Later, if a person tries to reintroduce certain foods to their diet, they might get symptoms such as bloating and stomach pain, Enders said. Dietary fiber is particularly important for gut health as it feeds the good microbes, but intake needs to be built up gradually, she said.

As Koepke can't tolerate a lot of nutritious foods, she takes supplements to try to get the nutrients her body needs but said she feels deprived by her limited diet. She said she needs to repopulate her gut with healthy bacteria by eating a diverse range of plant foods, but that makes her symptoms flare up.

Koepke turned to poop transplants because she felt there were no other options

An FMT starts with blending a healthy donor's feces with saline solution and inserting it into the recipient's gastrointestinal tract, either through an enema, oral capsules, colonoscopy, or upper endoscopy.

Experts in the documentary warned against trying poop transplants at home because there is a risk of transferring bad microbes and susceptibility to all kinds of diseases.

"The microbial community inside our gut can have surprising influences on different parts of our body," Jack Gilbert, a microbial ecologist at UC San Diego, told Business Insider. Stools are screened before clinical FMTs, and anything that could cause major problems, such as certain pathogens, would be detected, he said. When you do this at home, you don't get that kind of screening.

"With fecal microbiome transplants, there is really compelling evidence, but the science is still developing. We're still working on if it actually has benefits for wider populations and if the benefit is long-lasting," Gilbert, told the documentary.

She got acne like her brother and depression like her boyfriend after FMTs

Initially, Koepke made fecal transplant pills from her brother's donated stools. She slowly started to gain weight despite not changing her diet and was able to go to the bathroom naturally for the first time in three years.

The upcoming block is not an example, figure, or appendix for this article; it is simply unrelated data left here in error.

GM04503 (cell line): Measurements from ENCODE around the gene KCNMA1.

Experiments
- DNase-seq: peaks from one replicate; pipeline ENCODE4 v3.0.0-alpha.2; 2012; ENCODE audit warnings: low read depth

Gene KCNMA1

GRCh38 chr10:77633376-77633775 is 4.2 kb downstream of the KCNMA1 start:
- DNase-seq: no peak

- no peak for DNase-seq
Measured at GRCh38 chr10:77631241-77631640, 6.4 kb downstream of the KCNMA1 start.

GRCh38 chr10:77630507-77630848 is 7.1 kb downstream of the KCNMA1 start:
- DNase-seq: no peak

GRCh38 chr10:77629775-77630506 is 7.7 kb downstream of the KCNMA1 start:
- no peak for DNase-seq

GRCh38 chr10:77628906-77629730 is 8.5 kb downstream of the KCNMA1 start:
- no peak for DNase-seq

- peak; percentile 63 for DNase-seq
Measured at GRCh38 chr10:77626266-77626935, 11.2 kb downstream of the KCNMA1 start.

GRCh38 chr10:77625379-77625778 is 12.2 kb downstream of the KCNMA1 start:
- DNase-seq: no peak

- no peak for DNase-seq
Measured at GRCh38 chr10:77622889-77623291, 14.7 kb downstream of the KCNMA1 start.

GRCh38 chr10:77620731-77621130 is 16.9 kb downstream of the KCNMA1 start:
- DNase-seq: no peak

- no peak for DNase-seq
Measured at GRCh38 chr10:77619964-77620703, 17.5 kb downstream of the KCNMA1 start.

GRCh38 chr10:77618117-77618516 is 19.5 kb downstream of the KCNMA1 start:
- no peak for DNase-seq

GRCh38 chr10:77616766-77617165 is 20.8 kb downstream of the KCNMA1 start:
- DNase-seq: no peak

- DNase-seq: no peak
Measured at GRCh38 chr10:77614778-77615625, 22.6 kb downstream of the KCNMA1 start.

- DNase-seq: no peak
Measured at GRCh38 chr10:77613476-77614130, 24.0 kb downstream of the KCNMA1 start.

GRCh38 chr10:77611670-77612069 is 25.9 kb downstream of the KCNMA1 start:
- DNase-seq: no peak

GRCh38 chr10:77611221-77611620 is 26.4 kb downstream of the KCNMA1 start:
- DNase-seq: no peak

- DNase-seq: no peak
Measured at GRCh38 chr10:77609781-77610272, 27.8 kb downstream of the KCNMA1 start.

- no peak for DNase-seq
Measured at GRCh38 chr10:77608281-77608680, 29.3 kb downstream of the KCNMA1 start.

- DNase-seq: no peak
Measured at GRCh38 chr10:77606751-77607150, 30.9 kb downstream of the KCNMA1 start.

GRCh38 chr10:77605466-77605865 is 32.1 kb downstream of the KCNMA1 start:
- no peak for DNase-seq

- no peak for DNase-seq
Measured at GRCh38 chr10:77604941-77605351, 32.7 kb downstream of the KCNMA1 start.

However, she also developed acne, like her brother, who had a history of hormonal acne.

It's possible that the bacteria in the stool can influence inflammation in the recipient's body, by affecting their metabolism and activating their immune response, Gilbert told BI. This would cause shifts in their hormonal activity, which could promote the bacteria that can cause acne on the skin.

"We nearly all have this bacterium on skin, but it is often dormant," he said.

Koepke decided to switch donors and, for a few months, used her boyfriend's poop for the fecal transplants, who had no physical health problems but did experience depression. After she made the switch, her acne went away, but this time, she experienced depression symptoms.

"Over time, I realized my depression was worse than it's ever been in my life," she said. Koepke believes whatever microbes were playing a role in his depression were transplanted into her.

When Koepke once again switched back to her brother's poop transplants, the depression went away within a week, she said.

Gilbert said that according to his research, people with depression are missing certain bacteria from their gut. "She may have had the 'anti-depressant' bacteria in her gut, but when she swapped her microbiome with his, her anti-depressant bacteria got wiped out," he said.